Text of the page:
I want to bring up the specific case of the South Korean steel giant POSCO which has embarked on a USD 12 billion dollar project in the Indian state of Orissa, which at USD 12 billion to mine iron ore, build a port and a mega-steel plant. Indian activists have pointed out repeatedly that from a national point of view the MoU signed by the Orissa government with POSCO to give it the rights to mine over 600 million tonnes of high grade iron are is a scam of immense proportions. The royalty that POSCO will pay for the iron ore is around Rs. 24 per tonne whereas the selling price in the international market is around Rs. 5000 today. Besides all this POSCO and its investors from around the world are to be illegally given nearly 5000 acres of land that was originally forest land and cannot be used for any other purpose under Indian law without the consent of forest dwelling people.

For more than five years now the POSCO Pratirodh Sangram Samity (PPSS), a local people’s movement in Jagatsingpur district, has been bravely resisting the POSCO project which threatens the livelihood of thousands of agriculturists, workers and small businesses in the area besides devastating the local environment and ecology. Over 30,000 people, mostly farmers and fisherfolk are expected to be displaced.

Even as we speak here today large contingents of the Orissa police are moving into the villages settled on the targeted land for the POSCO project to uproot local communities using brute force. I would like to appeal to the South Korean people and the people of Gwangju in particular to strongly oppose the POSCO project in solidarity with the brave farmers and fishermen of Jagatsingpur. POSCO should withdraw its investment in this project immediately and an inquiry launched in both South Korea and India into the circumstances under which such a project was considered and cleared.

The spirit of the Gwangju Prize for Human Rights calls upon all of us to continue to oppose violations of human rights in every form, wherever it occurs and whatsoever the costs of such opposition. We remain committed to Peace, but realize that there cannot be any peace without equity and social justice.I am confident that my appeal to you will be heard and responded to and the solidarity of the South Korean people will forever remain with the oppressed people of India and other parts of Asia and the world.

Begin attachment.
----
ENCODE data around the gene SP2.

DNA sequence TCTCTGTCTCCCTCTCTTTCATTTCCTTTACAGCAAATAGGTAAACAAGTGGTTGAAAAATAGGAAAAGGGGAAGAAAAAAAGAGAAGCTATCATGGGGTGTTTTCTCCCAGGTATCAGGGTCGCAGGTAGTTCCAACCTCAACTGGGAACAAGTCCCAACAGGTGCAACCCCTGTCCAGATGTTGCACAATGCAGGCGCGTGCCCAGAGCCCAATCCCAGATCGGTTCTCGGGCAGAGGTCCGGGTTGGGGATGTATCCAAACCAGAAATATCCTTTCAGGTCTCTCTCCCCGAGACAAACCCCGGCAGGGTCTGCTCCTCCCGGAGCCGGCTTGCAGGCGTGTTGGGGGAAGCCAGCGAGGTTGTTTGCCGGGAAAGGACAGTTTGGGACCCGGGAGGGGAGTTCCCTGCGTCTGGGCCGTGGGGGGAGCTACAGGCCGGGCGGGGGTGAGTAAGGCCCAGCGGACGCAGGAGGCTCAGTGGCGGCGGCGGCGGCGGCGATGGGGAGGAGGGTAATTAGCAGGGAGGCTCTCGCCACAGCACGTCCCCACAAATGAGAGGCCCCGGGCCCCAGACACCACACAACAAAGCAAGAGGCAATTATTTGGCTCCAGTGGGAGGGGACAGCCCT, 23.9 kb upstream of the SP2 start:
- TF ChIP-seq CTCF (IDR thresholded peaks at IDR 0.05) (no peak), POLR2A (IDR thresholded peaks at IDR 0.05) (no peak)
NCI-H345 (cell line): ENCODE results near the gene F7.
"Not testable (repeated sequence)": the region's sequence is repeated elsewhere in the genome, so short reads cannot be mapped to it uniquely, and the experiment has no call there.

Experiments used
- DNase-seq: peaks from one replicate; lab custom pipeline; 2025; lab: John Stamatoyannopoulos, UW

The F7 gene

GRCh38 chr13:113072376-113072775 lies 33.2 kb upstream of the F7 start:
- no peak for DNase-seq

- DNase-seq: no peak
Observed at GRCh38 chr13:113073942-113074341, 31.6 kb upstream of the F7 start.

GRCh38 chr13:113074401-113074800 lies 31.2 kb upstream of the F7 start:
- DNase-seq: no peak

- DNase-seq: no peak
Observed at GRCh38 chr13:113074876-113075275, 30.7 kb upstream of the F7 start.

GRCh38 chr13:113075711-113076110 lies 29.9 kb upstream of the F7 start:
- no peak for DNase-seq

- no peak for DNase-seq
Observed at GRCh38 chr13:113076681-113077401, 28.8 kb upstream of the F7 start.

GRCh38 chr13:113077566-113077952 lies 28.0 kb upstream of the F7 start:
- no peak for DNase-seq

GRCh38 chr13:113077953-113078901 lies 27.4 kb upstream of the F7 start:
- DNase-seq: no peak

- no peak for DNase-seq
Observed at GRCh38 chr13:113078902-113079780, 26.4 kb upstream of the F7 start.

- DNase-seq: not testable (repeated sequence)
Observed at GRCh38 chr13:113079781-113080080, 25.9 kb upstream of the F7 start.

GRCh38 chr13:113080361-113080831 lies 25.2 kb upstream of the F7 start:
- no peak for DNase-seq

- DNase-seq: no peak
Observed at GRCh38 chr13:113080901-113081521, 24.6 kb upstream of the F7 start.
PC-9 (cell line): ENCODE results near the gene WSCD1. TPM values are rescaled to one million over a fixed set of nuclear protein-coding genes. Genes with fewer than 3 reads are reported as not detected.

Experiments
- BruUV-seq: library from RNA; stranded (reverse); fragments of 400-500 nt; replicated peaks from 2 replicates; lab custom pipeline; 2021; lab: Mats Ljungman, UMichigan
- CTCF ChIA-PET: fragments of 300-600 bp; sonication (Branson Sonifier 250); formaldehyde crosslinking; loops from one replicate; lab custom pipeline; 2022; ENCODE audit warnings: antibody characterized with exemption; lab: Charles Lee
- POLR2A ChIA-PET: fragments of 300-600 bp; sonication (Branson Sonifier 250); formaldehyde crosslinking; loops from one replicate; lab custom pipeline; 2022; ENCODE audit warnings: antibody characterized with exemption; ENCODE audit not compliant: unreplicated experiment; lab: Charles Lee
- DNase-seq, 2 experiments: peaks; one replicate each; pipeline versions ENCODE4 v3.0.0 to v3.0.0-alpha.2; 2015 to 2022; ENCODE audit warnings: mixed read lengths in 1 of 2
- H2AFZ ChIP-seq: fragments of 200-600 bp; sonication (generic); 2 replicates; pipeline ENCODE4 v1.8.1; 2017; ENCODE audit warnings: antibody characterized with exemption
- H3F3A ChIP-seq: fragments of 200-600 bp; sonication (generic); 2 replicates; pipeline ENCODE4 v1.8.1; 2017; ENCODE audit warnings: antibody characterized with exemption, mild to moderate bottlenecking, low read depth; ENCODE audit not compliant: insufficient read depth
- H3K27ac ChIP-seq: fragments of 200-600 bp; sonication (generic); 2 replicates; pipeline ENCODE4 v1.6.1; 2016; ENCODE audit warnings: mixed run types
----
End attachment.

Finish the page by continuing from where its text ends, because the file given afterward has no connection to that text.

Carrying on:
Thank you

The Special Prize Laureate’s Speech

Daniela Kitain – Israel (The Parents Circle Families Forum)

Dear Korean Friends and participants from all over the world,
I am most honored to be here with you all and to recieve together with my dear friend Mazen Faraj, the 2011 Gwangju Prize for Human Rights Award on behalf of the PCFF.

My name is Daniela Kitain, I am Israeli and Jewish. This is my first time in Korea and I am amazed by the country and by the people. It is so different from my world and yet, I am reminded all the time of how much we are also the same.
I am married and in my life had the great privilage of bringing to this world 4 beautiful children – 3 boys and a girl. I say beautiful not only because I am a biased mother, but because I think all humans are so, basically beautiful, as we are born, all of us are beautiful creatures.

14 years ago my beautiful boy Tom, my first born, was killed during his compulsary service in the Israeli army. He was killed exactly 1 month before his 21 birthday. He was travelling by helicopter with 72 other soldiers to their post in South Lebanon. There were 2 helicopters on this trip and they clashed with each other. Both vehicles were crashed and everyone on them was killed.

My Tom was killed in this accident, all his dreams and plans, his thoughts and aspirations, his smile and vitality were gone forever in one awful moment. The world of our family and of many others was crashed that night together with the 2 helicopters. Boaz, my spouce and me, the parents, we lost our beloved son, our children lost their big brother for ever. It seemed that nothing can be good in the world anymore, like there is no point going on living.

2 years later I was invited to join this wonderful group of people that I am representing here today – the Parents Circle-Families Forum, a peace group of Israelis andPalestinians, all of us lost our loved ones in the on-going conflict in our region. Being in this group I was reminded again that I am not only a bereaved mother but also a person with ideas and views. I could connect again to my hopes for a better future, for a world that is more just and that is learning to solve conflicts in a fruitful way. In the PCFF, we carry the message in the name of our personal pain, saying that the conflict between our nations, between Israelis and Palestinians, should be solved differently, that we should find ways to bring justice, end the Israeli occupation and reconcile with each other. We call our leaders to take the couragous steps needed in order to compromise, move on from the vicious circle of killing each other towards a mutual future.